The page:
The old man still has it, if 27 can be considered old.
The joke is only funny because Ryan Cochrane, who is nine years removed from swimming in the 2006 Pan Pacific Championships at Saanich Commonwealth Place, has reason to believe he’s as fast now as he ever was.
“In the sets we do to measure yourself I’m doing better than ever and I didn’t think that would happen at 27 years old,” Cochrane said on Tuesday.
The two-time Olympic medalist was named the Canadian male swimmer of the year on Tuesday for the eighth straight year.
Winning the award caps an emotionally and physically draining year in which Cochrane’s coach of 13 years, Randy Bennett, died from cancer in April at the age of 51.
Bennett was the coach of Canada’s top senior national teams at every major international competition since 2009, including the 2012 Olympic Games.
“I think we underestimated the toll the entire year took on us emotionally,” Cochrane said. “We threw ourselves back into work, at the end of the year we noticed just how exhausted we were.”
The Toronto-hosted Pan American Games took place a month prior to the FINA Swimming World Championships in August.
Cochrane won double gold at the Pan Ams in his specialty, the 1,500-metre freestyle, and the 400m. He then took bronze in both events at the World Championships.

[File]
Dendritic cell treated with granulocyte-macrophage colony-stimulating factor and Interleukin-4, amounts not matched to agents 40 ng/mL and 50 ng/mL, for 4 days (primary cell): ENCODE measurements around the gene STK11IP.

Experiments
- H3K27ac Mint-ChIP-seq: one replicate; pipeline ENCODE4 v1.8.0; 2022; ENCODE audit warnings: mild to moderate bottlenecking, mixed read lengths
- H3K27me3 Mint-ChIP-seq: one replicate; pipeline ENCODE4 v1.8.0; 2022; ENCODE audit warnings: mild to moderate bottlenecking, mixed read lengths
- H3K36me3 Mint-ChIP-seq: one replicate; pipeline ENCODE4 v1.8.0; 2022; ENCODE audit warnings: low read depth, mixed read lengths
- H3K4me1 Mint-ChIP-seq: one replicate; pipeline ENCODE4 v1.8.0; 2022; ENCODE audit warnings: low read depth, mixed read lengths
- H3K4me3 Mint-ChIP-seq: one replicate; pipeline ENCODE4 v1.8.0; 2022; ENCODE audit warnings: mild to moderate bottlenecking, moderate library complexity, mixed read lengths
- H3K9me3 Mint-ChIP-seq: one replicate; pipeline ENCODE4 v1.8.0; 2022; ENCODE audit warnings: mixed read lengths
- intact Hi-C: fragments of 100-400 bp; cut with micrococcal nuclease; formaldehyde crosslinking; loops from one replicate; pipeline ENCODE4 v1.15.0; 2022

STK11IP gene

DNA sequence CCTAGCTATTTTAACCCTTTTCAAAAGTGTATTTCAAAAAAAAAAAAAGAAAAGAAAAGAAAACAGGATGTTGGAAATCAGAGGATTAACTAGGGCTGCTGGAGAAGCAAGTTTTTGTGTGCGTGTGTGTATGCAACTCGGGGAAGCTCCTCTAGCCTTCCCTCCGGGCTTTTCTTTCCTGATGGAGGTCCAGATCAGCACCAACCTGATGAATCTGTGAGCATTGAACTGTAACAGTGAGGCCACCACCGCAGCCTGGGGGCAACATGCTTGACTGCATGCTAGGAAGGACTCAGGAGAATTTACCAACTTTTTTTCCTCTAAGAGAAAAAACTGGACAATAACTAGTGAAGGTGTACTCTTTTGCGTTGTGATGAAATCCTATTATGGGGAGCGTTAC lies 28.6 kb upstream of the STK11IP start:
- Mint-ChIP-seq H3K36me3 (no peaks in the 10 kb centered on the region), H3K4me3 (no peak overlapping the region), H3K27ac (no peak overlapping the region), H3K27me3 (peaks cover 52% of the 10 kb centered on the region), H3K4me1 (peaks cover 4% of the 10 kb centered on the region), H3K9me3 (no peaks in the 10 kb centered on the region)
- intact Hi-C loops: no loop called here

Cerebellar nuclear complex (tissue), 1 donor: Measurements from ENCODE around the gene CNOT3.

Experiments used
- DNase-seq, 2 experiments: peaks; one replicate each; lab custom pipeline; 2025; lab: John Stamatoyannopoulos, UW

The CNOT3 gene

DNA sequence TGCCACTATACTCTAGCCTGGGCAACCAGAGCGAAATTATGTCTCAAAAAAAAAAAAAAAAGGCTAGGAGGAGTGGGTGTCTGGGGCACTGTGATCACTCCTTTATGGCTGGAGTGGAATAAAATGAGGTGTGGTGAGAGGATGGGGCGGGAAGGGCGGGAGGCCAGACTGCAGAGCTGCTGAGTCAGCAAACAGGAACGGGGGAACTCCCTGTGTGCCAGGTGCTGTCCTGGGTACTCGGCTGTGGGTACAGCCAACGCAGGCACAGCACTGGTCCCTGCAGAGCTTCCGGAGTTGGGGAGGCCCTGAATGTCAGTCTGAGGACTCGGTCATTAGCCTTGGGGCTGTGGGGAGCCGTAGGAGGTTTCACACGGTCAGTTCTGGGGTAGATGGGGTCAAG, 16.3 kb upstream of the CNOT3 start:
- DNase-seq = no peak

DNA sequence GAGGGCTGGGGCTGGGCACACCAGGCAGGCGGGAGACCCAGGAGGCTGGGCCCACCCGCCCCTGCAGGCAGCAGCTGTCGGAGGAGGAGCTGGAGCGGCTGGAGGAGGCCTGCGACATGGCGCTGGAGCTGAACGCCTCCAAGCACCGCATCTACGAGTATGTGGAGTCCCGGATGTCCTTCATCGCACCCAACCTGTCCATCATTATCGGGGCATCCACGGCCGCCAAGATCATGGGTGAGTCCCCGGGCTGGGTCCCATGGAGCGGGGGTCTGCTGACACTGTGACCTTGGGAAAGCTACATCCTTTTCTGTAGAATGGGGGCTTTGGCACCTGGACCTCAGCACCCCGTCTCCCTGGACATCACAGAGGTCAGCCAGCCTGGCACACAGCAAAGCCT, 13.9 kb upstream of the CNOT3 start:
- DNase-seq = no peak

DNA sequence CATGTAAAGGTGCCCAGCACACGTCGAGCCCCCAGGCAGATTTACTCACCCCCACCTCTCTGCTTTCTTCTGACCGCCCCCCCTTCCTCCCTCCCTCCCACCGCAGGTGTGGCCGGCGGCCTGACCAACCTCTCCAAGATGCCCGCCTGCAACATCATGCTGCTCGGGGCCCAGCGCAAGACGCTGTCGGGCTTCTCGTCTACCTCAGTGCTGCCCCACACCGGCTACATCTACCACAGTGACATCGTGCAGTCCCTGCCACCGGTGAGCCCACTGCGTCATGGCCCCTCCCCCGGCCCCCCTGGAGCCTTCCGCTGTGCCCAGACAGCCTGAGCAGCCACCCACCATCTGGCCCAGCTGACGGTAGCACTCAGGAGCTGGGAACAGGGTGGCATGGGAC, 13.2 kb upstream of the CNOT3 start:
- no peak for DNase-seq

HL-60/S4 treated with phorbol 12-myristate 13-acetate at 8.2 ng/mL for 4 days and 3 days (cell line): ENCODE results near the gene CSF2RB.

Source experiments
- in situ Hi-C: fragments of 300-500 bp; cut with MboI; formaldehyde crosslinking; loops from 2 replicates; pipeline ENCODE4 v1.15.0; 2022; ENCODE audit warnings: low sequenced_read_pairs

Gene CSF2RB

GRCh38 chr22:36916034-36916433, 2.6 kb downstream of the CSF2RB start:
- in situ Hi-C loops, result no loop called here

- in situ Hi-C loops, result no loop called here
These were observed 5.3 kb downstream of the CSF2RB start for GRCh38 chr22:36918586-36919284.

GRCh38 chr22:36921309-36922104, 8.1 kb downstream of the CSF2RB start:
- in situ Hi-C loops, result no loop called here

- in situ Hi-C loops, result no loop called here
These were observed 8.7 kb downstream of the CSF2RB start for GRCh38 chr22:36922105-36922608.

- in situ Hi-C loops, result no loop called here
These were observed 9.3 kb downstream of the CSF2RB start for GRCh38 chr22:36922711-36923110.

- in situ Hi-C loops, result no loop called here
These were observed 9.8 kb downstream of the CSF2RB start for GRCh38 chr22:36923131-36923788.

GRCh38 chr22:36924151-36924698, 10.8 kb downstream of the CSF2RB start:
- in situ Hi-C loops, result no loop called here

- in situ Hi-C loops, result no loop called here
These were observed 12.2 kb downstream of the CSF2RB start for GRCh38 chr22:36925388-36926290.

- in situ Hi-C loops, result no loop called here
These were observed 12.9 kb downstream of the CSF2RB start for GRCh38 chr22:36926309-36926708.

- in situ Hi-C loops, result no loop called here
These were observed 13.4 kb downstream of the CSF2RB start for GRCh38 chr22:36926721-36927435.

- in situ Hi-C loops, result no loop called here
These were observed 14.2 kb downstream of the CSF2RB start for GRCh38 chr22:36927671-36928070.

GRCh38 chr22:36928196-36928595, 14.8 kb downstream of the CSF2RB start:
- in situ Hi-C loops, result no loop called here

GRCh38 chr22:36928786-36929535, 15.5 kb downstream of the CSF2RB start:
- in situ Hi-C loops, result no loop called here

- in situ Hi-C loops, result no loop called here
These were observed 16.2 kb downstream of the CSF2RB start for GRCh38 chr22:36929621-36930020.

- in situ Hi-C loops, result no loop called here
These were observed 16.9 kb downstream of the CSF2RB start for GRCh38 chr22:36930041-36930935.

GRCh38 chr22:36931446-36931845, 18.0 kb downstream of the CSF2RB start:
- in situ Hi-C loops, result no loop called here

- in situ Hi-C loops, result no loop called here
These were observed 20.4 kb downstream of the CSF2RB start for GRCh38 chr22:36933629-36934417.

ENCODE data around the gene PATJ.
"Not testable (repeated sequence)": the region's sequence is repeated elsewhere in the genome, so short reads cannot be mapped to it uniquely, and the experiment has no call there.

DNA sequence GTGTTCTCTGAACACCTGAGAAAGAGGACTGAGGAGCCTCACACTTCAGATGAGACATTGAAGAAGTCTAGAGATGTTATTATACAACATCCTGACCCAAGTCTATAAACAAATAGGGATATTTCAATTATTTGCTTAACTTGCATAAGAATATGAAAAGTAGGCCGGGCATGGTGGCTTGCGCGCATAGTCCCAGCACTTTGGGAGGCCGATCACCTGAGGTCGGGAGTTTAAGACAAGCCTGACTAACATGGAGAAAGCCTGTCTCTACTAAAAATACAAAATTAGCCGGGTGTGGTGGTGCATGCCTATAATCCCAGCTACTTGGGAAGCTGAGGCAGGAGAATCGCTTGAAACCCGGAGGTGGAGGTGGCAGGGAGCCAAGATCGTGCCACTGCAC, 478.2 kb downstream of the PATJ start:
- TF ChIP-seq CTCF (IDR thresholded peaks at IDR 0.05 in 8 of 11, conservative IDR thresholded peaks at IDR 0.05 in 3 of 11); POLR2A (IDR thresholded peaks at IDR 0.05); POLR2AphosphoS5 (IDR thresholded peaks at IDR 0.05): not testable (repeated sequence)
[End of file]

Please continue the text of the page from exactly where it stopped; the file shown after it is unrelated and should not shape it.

“Randy wouldn’t have wanted it any other way than to do everything we can to perform well at the world championships,” Cochrane said.
Cochrane wasn’t the only Ryan earning a national award on Tuesday as Saanich-based Ryan Mallette, who took over as the head coach of Swimming Canada’s Victoria High Performance Centre this year, was named the Swimming Canada Coach of the Year for males.
“I’m honoured, all this credit goes to Randy and the staff. Sometimes my name ends up on an award that goes to 15 people,” Mallette said.
Looking ahead, Cochrane believes he will likely need a world record 14 minutes, 30 seconds in the men’s 1,500m free at the Rio de Janeiro Olympic Games to be in the mix.
“In the 1,500m there used to be only two or three of us, now there’s five or six vying for that spot,” Cochrane said. “The Olympics brings out the best of everyone.”